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Dirty Divorce Tricks—And Why You Shouldn’t Consider Them

Dirty Divorce Tricks—And Why You Shouldn’t Consider Them

When a spouse has blindsided you with a divorce, or when infidelity, debts, or other lies have come to light, it can be devastating. It can be so devastating that even the most reasonable people start to think about options that are prohibited under Texas divorce law.

These dirty tricks can be tempting. But they can backfire in a big way. Here are some of the most common ones and what you should know. 

Leaving Your Spouse With Nothing

Texas is a community property state. This means that all assets acquired during the marriage are to be split equally. But even so, many spouses entertain the vindictive thought of emptying the bank account, canceling the credit cards, or cleaning out the house.

However, leaving your spouse with nothing can backfire big time. Emptying a bank account can lead to an emergency hearing and long-term consequences for you that negatively affect the outcome of your divorce.

And canceling your spouse’s credit cards or emptying the house can provoke your spouse to fight. You’ll end up spending more time in court and paying much more in legal fees, which could reduce the financial resources you have available to move forward with your life.

Getting Your Spouse In Trouble

Getting your spouse in trouble may also seem tempting. You may envision revealing your spouse’s adultery to their paramour’s family. But this could lead to a long legal battle that costs you much more than your divorce ordinarily would.

You may also envision getting your spouse fired from their job or reporting them to the IRS. But dirty tactics like this can bite you. You may find yourself without  comfortable child support or an alimony payment that you otherwise would have received if your spouse was employed. You could find yourself struggling to make ends meet.

Leaving Texas With the Kids

Leaving Texas with your children  to unfairly keep them from your spouse is also against Texas law. If our family law courts learn that you intended to deprive your spouse of a relationship with the kids, your spouse could wind up with full custody, and you could find that you are the one who is deprived of valuable time with them. The dishonesty is simply too much to risk.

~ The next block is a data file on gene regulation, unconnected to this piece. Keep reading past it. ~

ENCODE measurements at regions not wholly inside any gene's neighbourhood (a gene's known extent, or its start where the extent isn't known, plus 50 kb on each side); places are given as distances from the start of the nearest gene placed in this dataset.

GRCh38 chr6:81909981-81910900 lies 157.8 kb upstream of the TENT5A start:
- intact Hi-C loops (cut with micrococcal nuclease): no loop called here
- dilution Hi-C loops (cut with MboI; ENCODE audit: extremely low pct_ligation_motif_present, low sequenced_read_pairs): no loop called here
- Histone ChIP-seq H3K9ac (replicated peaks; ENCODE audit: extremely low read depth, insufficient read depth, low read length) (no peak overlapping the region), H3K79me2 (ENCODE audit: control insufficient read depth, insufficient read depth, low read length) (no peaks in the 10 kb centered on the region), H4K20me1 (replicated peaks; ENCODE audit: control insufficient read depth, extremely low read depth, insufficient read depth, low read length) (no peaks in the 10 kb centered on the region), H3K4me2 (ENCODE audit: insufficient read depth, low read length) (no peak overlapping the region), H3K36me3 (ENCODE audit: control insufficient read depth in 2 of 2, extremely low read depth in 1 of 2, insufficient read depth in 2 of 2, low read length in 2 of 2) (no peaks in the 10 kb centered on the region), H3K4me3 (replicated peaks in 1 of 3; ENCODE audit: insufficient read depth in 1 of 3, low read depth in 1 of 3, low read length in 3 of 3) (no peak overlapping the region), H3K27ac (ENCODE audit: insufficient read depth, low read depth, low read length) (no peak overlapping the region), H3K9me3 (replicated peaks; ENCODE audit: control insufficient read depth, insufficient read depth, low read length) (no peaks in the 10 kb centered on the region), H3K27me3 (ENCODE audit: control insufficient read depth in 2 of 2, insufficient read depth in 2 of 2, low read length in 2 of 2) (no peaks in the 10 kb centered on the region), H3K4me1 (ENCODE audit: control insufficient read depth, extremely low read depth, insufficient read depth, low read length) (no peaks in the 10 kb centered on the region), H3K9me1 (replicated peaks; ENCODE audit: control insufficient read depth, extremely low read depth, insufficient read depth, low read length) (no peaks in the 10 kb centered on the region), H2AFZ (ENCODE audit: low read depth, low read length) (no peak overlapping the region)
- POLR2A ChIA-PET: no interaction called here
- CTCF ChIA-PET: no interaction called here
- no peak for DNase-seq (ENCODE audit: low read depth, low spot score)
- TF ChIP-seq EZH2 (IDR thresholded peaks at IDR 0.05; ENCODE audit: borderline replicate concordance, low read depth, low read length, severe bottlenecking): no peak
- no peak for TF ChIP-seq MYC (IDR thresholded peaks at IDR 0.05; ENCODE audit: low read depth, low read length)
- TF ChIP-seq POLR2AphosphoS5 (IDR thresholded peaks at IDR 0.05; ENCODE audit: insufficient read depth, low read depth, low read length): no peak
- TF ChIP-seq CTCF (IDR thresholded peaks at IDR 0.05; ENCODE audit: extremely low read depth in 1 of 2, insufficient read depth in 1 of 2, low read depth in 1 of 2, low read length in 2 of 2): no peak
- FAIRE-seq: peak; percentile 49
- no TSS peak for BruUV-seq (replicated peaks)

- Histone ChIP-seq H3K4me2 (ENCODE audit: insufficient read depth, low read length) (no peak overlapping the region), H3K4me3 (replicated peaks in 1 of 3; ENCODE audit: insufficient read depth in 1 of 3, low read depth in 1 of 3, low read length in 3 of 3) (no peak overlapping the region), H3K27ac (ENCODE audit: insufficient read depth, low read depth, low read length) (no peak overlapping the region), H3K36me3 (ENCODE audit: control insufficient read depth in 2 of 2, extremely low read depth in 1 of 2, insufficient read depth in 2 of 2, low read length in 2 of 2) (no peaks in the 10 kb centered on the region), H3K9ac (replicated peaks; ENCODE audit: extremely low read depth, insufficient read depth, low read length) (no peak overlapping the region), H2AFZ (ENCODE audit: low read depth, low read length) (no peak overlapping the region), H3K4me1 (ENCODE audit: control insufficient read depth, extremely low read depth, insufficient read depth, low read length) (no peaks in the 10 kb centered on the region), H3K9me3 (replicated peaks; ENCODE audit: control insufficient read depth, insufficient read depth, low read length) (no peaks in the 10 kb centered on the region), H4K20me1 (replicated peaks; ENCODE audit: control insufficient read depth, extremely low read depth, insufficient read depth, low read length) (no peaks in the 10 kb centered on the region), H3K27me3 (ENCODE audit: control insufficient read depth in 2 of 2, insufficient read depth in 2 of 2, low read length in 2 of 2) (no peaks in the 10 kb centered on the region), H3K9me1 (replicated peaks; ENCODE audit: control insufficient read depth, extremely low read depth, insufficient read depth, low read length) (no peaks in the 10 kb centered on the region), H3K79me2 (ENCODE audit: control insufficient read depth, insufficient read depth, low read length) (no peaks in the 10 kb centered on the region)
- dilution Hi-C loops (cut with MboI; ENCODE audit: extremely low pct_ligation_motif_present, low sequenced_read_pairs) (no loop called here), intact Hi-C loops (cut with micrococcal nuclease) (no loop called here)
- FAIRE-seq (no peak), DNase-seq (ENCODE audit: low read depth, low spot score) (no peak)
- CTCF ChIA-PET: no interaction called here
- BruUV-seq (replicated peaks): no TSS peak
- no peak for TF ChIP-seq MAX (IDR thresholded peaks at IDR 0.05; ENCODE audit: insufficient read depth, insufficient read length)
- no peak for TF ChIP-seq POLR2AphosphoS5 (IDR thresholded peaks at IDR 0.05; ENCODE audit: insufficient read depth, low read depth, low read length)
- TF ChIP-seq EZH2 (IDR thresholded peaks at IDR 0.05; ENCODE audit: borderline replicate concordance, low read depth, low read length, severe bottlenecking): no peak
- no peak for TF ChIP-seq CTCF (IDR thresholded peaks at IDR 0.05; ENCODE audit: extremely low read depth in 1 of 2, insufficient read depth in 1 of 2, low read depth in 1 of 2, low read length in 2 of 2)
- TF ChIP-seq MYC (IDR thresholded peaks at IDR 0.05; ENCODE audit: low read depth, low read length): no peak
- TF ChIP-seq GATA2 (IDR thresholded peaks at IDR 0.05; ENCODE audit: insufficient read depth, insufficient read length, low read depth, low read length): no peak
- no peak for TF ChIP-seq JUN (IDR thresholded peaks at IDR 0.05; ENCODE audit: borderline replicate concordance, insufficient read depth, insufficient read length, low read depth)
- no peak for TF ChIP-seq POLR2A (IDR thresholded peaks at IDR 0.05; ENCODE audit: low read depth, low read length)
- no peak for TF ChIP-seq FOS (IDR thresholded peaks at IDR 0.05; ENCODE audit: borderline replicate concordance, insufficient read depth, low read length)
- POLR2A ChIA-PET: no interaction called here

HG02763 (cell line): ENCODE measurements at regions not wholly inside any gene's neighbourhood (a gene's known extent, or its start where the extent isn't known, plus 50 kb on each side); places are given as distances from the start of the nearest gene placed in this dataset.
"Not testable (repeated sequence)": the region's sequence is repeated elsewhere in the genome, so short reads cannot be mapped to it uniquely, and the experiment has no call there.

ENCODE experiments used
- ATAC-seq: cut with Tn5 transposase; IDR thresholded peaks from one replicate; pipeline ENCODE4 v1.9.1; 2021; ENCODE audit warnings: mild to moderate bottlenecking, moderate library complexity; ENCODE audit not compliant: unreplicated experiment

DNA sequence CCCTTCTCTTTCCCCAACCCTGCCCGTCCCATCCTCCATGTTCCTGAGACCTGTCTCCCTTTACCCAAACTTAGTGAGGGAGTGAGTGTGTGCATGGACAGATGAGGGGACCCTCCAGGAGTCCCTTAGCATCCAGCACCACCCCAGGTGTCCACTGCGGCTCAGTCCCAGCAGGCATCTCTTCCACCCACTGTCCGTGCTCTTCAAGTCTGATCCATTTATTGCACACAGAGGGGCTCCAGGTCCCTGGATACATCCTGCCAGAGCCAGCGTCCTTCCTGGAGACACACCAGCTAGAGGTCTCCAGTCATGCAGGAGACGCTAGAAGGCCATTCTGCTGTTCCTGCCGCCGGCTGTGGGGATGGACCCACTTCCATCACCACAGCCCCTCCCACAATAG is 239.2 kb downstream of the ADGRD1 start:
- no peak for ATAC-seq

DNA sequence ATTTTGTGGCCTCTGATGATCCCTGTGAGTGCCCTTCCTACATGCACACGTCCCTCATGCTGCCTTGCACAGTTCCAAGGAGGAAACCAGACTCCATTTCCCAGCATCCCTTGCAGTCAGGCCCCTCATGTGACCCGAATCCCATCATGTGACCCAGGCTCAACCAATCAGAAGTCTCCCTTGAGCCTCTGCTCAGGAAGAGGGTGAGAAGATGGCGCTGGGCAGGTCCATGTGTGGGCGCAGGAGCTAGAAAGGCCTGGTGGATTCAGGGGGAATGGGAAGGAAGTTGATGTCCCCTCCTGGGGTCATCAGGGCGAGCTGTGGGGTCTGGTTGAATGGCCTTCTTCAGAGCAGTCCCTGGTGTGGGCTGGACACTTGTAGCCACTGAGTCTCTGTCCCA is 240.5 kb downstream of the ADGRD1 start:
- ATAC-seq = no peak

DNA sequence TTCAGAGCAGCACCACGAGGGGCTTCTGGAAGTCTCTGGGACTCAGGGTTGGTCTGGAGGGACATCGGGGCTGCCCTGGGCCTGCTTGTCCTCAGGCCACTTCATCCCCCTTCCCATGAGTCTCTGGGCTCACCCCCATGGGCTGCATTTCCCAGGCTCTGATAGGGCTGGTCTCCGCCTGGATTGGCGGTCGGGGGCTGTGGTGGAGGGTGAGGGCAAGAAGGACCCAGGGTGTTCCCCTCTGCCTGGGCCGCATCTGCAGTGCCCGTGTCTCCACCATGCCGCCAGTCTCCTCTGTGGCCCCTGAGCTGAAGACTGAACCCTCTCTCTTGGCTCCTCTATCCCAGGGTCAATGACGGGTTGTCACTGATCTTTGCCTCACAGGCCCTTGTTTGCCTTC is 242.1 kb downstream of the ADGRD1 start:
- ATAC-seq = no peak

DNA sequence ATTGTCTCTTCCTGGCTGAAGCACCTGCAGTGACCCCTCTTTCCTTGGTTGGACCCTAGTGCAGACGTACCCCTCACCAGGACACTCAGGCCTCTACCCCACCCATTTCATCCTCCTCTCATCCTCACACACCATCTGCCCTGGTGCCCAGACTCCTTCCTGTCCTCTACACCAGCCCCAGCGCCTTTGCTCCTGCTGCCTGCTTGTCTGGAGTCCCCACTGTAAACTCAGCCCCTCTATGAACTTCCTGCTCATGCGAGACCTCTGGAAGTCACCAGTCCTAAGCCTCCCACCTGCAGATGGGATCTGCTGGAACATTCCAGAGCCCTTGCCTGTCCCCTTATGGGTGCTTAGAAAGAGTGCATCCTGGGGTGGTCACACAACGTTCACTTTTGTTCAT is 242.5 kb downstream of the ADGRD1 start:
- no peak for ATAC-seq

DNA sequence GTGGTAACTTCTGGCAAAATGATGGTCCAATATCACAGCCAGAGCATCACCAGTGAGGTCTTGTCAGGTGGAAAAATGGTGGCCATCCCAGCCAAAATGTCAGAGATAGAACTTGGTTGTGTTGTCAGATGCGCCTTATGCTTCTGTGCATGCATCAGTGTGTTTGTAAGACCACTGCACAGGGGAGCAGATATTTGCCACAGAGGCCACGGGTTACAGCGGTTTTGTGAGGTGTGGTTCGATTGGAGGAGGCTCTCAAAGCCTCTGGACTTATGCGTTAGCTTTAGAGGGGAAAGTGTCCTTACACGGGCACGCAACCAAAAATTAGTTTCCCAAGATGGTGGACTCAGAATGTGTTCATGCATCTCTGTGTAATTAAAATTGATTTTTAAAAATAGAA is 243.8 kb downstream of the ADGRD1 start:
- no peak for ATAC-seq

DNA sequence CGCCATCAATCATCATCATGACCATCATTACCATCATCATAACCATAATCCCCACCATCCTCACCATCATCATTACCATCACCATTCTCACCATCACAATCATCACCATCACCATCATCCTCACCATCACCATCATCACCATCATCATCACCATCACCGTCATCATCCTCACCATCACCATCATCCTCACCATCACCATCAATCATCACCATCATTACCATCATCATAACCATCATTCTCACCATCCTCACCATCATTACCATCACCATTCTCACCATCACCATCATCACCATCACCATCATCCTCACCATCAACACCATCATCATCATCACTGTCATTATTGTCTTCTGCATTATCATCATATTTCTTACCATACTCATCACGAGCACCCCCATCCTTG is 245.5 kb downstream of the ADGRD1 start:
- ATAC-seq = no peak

If You’re Tempted to Take Action, Talk With a Lawyer First

Legal counsel from an experienced attorney can save you a world of heartache. If you’re thinking about taking unfair actions against a spouse—even a liar or a cheater who really deserves it—it’s best to talk with an attorney before you act.

At Schneider Law Firm, P.C., our lawyers can help you know the long-term implications of your actions today. To talk confidentially about your options, call the Arlington, Texas, law office of the Schneider Law Firm, P.C., at 817-799-7125 or send us a message.

5 Myths About Divorce You Shouldn’t Believe

Divorce can be a trying process. It can be especially confusing and hurtful when misinformation and myths taint your outlook on divorce. To protect your mindset, there are some myths you must stop believing now.

1. My Spouse Is At-Fault, So I’ll Walk Away With Everything

We know this is an emotional time. It’s normal to want to retaliate against someone who hurt you. Yet, in Texas, marital property belongs to both you and your spouse—no matter who’s at fault. Trust that the court will work to divide your assets equitably and fairly.

2. The Court Always Favors the Mother When Making Custody Decisions

The court will do what they feel is in the best interest of the child. In many cases, the mother has been the primary caregiver for the child, resulting in the mother being chosen for custody. Yet, the court doesn’t favor one party over the other. Instead, they’ll consider all facts before making a decision.

3. Keeping Property in My Name Will Protect It From Division

Separate property is property you acquired before the marriage. While it may be protected in divorce, you risk losing it if you commingle it with marital property. For example, if you use your inheritance to purchase your marital home, those funds are no longer separate. 

Regardless of whose name is on a title or loan, you’ll still have marital interest. It’s up to the court to decide how to divide all marital property.

4. I Need My Spouse’s Approval Before Getting a Divorce

Many years ago, the court required you to have spouse approval before getting a divorce. Now, one spouse can file for a contested divorce. There is no legal requirement stating your spouse must agree to the divorce for the court to grant it.

5. I Can Get Divorced Without the Help of an Attorney

Many DIY solutions exist in the legal industry, especially for divorce. Yet, divorces are difficult and complex situations that require a professional to best protect your interests. A divorce attorney can help you decide which steps are best for you to take and fight on your behalf.

Questions About Divorce? Let the Schneider Law Firm Team Help.

Each divorce is unique. You need the support of a professional attorney who can help protect you. To learn more about your divorce or to speak with an attorney, give our Arlington law firm a call at 817-799-7125 or send us a message.